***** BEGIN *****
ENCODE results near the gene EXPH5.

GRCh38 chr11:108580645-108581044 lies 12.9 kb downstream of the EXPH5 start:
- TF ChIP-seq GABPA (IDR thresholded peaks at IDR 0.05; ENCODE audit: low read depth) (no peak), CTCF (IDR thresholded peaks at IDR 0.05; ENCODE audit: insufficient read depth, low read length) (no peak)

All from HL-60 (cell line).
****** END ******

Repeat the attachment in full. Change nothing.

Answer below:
ENCODE results near the gene EXPH5.

GRCh38 chr11:108580645-108581044 lies 12.9 kb downstream of the EXPH5 start:
- TF ChIP-seq GABPA (IDR thresholded peaks at IDR 0.05; ENCODE audit: low read depth) (no peak), CTCF (IDR thresholded peaks at IDR 0.05; ENCODE audit: insufficient read depth, low read length) (no peak)

All from HL-60 (cell line).